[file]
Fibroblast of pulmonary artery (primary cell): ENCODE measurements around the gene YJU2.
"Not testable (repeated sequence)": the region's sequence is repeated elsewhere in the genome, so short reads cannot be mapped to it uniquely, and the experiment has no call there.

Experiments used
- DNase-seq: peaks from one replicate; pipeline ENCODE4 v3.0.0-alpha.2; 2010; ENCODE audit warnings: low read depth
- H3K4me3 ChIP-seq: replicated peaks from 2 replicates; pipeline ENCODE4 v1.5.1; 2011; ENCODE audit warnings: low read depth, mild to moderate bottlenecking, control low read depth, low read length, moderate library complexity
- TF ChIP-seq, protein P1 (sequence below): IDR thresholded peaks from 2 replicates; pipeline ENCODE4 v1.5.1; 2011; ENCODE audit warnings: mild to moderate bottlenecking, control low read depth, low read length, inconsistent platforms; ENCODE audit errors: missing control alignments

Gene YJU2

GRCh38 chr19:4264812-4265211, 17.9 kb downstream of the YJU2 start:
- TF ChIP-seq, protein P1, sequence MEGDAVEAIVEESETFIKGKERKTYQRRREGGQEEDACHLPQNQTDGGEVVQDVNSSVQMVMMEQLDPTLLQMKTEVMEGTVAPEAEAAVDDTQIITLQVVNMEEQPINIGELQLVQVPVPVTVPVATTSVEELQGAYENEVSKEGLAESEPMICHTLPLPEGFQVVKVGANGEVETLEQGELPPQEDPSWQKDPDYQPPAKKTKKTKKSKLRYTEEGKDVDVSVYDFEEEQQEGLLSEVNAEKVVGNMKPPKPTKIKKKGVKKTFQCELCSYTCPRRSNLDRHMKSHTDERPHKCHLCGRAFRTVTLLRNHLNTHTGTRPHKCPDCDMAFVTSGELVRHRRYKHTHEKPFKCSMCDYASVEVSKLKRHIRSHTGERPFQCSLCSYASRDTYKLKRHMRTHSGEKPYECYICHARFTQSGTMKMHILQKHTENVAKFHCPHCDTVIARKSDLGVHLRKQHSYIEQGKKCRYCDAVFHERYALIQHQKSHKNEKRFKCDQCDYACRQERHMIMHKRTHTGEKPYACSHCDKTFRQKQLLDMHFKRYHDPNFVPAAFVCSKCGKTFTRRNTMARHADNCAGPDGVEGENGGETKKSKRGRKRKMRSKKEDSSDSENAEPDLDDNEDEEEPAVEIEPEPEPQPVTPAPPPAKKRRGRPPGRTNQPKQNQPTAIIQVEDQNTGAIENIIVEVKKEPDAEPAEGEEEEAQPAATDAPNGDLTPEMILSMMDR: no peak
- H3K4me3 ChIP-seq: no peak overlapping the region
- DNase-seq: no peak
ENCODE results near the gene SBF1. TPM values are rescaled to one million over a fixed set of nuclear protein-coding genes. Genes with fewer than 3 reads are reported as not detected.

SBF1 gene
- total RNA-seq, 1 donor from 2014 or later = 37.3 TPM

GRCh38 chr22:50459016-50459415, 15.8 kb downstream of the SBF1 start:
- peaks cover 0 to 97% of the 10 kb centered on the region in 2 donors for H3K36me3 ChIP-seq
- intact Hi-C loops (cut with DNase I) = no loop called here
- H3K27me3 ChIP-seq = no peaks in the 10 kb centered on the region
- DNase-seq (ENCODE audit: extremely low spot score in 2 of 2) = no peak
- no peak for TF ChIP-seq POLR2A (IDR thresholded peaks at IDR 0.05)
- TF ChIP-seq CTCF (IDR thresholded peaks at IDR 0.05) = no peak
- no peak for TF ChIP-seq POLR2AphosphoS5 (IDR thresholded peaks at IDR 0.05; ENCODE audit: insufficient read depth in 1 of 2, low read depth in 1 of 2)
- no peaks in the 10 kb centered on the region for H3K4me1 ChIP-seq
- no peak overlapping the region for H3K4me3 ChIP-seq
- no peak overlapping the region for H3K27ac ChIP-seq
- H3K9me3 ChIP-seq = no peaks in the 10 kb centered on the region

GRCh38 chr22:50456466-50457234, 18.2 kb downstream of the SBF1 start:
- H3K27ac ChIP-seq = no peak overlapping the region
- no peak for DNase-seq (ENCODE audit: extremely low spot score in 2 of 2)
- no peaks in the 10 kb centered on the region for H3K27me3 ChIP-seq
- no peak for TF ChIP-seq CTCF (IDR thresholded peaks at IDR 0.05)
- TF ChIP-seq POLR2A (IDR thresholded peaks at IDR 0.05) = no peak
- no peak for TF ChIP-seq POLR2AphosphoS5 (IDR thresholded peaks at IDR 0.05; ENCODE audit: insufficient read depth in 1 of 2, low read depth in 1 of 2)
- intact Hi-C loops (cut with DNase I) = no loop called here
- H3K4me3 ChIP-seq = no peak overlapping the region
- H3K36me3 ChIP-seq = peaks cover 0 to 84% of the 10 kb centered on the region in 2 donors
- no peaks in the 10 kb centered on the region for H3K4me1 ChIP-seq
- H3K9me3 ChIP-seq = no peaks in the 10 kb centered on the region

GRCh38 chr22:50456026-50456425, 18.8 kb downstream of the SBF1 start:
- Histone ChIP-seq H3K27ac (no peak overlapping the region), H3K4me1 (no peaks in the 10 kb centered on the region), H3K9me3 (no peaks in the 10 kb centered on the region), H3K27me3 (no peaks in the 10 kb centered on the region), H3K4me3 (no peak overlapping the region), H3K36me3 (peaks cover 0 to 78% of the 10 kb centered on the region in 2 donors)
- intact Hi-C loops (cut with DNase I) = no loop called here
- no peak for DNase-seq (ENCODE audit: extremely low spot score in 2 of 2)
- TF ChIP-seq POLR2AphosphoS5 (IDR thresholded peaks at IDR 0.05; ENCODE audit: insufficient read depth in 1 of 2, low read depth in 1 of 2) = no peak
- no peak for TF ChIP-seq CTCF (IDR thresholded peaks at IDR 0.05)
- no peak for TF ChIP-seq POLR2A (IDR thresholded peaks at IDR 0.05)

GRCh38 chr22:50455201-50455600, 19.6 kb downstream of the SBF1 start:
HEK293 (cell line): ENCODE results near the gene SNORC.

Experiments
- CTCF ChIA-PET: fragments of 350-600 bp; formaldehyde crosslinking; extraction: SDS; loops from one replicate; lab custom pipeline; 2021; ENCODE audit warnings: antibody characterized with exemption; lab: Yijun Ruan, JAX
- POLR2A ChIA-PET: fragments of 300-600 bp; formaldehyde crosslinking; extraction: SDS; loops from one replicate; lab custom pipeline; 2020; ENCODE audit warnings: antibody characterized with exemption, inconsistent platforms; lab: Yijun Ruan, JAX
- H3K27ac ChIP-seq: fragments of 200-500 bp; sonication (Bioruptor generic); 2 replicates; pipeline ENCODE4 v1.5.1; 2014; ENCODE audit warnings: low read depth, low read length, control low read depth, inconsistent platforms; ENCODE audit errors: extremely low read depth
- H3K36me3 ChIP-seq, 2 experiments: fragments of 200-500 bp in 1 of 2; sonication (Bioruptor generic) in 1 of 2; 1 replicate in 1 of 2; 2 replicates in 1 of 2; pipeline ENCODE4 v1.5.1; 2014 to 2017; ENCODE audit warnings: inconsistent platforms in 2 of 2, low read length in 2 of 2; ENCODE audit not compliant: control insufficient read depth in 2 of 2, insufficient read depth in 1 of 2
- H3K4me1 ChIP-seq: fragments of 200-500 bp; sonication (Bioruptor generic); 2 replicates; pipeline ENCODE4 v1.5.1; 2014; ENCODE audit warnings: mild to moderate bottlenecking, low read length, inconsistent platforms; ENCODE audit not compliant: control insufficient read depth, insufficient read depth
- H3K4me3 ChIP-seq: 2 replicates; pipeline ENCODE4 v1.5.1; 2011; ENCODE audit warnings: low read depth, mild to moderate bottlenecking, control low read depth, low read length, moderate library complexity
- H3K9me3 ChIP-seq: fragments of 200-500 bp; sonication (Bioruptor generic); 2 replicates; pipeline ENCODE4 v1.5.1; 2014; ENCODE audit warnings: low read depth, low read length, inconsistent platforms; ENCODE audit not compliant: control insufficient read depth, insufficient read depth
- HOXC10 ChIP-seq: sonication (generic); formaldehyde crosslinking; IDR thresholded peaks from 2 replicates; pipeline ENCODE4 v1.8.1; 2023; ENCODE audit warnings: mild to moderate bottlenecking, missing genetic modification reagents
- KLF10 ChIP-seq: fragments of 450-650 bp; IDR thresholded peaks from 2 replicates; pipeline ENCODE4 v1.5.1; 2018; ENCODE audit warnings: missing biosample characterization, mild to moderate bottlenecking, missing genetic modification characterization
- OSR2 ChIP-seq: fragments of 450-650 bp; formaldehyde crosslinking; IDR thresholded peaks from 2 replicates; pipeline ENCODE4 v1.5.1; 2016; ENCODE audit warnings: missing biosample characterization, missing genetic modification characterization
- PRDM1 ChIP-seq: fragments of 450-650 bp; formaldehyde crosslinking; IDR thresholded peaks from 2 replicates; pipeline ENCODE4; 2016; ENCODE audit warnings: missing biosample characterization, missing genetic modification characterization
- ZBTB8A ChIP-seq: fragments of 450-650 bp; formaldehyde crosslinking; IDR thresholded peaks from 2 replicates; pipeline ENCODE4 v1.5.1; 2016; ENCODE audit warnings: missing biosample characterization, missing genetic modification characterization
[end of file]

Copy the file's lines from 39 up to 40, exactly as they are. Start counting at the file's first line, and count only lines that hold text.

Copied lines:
GRCh38 chr22:50456026-50456425, 18.8 kb downstream of the SBF1 start:
- Histone ChIP-seq H3K27ac (no peak overlapping the region), H3K4me1 (no peaks in the 10 kb centered on the region), H3K9me3 (no peaks in the 10 kb centered on the region), H3K27me3 (no peaks in the 10 kb centered on the region), H3K4me3 (no peak overlapping the region), H3K36me3 (peaks cover 0 to 78% of the 10 kb centered on the region in 2 donors)